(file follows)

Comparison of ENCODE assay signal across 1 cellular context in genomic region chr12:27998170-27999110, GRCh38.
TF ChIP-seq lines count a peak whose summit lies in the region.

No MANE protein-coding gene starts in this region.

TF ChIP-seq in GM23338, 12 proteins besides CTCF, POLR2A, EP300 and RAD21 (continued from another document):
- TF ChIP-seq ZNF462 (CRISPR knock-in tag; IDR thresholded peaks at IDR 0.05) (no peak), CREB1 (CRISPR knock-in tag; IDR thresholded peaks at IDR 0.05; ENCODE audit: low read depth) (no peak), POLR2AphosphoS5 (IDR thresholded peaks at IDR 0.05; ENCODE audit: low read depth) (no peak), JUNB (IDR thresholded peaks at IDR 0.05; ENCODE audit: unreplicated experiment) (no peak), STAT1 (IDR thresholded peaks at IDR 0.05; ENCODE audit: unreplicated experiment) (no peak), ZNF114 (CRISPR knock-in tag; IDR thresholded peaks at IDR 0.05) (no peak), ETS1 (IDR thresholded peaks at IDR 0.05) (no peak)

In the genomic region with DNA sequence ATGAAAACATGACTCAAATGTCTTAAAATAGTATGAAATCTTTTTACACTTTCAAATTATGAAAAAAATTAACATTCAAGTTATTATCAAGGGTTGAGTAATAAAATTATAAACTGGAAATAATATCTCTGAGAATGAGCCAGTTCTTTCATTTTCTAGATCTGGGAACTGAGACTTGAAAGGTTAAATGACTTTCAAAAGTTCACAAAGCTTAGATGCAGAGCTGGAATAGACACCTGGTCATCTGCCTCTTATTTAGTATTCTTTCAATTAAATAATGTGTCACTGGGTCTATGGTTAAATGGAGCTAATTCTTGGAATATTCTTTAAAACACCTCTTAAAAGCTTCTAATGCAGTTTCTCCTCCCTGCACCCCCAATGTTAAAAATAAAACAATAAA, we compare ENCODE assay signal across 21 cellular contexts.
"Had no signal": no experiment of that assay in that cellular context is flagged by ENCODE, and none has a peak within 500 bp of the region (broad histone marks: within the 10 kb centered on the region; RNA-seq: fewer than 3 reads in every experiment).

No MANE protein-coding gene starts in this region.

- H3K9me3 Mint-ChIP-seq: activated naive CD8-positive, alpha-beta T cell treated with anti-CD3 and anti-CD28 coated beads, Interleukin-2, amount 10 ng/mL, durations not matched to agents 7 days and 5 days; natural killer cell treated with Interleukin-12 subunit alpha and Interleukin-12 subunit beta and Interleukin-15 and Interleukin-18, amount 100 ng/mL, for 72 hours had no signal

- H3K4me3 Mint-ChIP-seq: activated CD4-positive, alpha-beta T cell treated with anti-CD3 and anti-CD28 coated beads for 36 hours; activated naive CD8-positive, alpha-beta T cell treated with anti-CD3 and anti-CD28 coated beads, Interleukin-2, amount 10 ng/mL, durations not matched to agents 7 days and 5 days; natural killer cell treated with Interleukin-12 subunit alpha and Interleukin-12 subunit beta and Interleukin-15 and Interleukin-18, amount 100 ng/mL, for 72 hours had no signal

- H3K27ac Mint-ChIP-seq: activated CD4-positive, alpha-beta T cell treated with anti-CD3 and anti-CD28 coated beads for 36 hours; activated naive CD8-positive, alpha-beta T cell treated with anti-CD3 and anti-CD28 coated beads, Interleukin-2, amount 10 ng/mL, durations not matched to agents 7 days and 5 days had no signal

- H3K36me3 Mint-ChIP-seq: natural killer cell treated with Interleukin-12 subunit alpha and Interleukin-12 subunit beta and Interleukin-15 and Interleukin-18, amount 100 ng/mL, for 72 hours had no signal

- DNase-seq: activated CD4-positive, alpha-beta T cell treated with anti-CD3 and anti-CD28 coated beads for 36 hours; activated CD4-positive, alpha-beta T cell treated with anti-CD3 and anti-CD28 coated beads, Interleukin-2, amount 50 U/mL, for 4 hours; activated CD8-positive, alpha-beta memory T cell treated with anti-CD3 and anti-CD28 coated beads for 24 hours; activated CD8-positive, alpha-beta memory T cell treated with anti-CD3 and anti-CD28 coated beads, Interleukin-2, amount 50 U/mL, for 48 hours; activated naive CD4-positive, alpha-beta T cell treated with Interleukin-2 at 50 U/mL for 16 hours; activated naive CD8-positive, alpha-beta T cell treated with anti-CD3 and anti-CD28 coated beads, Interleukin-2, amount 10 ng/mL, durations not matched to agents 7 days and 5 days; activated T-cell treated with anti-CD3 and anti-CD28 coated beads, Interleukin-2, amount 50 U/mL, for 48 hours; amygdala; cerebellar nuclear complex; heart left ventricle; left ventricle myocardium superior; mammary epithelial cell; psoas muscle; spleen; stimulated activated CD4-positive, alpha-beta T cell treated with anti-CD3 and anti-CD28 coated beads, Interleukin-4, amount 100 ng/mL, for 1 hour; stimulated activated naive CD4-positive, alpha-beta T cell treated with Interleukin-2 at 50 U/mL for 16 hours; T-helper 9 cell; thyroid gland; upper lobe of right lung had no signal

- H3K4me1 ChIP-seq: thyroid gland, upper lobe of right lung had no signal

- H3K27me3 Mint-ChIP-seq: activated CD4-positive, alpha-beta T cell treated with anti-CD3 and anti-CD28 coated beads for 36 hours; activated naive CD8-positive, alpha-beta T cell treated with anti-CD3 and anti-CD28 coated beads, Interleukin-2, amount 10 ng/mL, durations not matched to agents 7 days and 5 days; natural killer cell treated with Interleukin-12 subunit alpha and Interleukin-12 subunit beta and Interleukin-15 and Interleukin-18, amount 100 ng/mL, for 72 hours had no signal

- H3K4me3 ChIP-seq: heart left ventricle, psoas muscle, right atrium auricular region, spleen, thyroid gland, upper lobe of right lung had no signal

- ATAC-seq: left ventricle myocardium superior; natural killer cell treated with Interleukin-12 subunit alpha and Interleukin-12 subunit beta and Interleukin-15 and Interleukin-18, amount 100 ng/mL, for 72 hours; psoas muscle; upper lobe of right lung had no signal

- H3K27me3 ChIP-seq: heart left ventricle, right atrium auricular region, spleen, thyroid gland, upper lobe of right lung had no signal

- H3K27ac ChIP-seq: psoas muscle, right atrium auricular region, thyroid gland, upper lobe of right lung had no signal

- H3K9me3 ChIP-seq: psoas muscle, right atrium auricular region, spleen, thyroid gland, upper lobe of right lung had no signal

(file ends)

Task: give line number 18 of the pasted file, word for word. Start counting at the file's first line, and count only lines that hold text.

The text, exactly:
- H3K27me3 ChIP-seq: heart left ventricle, right atrium auricular region, spleen, thyroid gland, upper lobe of right lung had no signal